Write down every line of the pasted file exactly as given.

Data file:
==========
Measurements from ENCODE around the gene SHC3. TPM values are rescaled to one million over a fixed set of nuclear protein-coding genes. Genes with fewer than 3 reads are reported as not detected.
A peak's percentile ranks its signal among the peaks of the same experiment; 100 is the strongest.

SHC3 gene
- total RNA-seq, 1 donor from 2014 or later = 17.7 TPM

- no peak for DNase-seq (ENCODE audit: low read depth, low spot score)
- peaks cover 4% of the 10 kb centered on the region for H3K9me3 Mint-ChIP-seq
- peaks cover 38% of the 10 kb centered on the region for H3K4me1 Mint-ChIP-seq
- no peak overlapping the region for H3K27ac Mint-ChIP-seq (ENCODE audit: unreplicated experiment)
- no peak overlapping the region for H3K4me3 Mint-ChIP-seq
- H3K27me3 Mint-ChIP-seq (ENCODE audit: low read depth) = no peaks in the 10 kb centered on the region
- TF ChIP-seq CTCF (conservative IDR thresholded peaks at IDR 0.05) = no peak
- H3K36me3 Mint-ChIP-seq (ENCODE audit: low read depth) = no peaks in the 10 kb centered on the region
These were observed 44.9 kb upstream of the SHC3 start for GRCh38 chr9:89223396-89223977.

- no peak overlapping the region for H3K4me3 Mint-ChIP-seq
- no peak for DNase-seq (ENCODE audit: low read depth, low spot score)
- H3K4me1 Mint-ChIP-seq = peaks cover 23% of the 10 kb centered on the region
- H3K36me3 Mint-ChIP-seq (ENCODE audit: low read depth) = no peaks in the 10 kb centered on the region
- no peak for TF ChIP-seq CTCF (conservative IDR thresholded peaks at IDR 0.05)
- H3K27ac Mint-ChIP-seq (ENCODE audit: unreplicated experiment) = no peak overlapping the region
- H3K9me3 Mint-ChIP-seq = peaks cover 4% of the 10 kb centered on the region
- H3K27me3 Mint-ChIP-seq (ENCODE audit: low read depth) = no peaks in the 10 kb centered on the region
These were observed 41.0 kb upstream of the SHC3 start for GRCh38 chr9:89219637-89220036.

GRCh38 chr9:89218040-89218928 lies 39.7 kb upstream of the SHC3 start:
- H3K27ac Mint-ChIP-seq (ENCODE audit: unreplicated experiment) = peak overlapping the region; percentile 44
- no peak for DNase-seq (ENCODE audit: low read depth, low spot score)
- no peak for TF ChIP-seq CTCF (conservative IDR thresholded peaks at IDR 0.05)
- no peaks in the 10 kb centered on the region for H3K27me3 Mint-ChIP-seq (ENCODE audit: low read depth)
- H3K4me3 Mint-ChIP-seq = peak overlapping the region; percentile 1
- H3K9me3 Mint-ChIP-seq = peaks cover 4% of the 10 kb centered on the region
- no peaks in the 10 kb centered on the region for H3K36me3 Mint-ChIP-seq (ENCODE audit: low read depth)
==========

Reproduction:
Measurements from ENCODE around the gene SHC3. TPM values are rescaled to one million over a fixed set of nuclear protein-coding genes. Genes with fewer than 3 reads are reported as not detected.
A peak's percentile ranks its signal among the peaks of the same experiment; 100 is the strongest.

SHC3 gene
- total RNA-seq, 1 donor from 2014 or later = 17.7 TPM

- no peak for DNase-seq (ENCODE audit: low read depth, low spot score)
- peaks cover 4% of the 10 kb centered on the region for H3K9me3 Mint-ChIP-seq
- peaks cover 38% of the 10 kb centered on the region for H3K4me1 Mint-ChIP-seq
- no peak overlapping the region for H3K27ac Mint-ChIP-seq (ENCODE audit: unreplicated experiment)
- no peak overlapping the region for H3K4me3 Mint-ChIP-seq
- H3K27me3 Mint-ChIP-seq (ENCODE audit: low read depth) = no peaks in the 10 kb centered on the region
- TF ChIP-seq CTCF (conservative IDR thresholded peaks at IDR 0.05) = no peak
- H3K36me3 Mint-ChIP-seq (ENCODE audit: low read depth) = no peaks in the 10 kb centered on the region
These were observed 44.9 kb upstream of the SHC3 start for GRCh38 chr9:89223396-89223977.

- no peak overlapping the region for H3K4me3 Mint-ChIP-seq
- no peak for DNase-seq (ENCODE audit: low read depth, low spot score)
- H3K4me1 Mint-ChIP-seq = peaks cover 23% of the 10 kb centered on the region
- H3K36me3 Mint-ChIP-seq (ENCODE audit: low read depth) = no peaks in the 10 kb centered on the region
- no peak for TF ChIP-seq CTCF (conservative IDR thresholded peaks at IDR 0.05)
- H3K27ac Mint-ChIP-seq (ENCODE audit: unreplicated experiment) = no peak overlapping the region
- H3K9me3 Mint-ChIP-seq = peaks cover 4% of the 10 kb centered on the region
- H3K27me3 Mint-ChIP-seq (ENCODE audit: low read depth) = no peaks in the 10 kb centered on the region
These were observed 41.0 kb upstream of the SHC3 start for GRCh38 chr9:89219637-89220036.

GRCh38 chr9:89218040-89218928 lies 39.7 kb upstream of the SHC3 start:
- H3K27ac Mint-ChIP-seq (ENCODE audit: unreplicated experiment) = peak overlapping the region; percentile 44
- no peak for DNase-seq (ENCODE audit: low read depth, low spot score)
- no peak for TF ChIP-seq CTCF (conservative IDR thresholded peaks at IDR 0.05)
- no peaks in the 10 kb centered on the region for H3K27me3 Mint-ChIP-seq (ENCODE audit: low read depth)
- H3K4me3 Mint-ChIP-seq = peak overlapping the region; percentile 1
- H3K9me3 Mint-ChIP-seq = peaks cover 4% of the 10 kb centered on the region
- no peaks in the 10 kb centered on the region for H3K36me3 Mint-ChIP-seq (ENCODE audit: low read depth)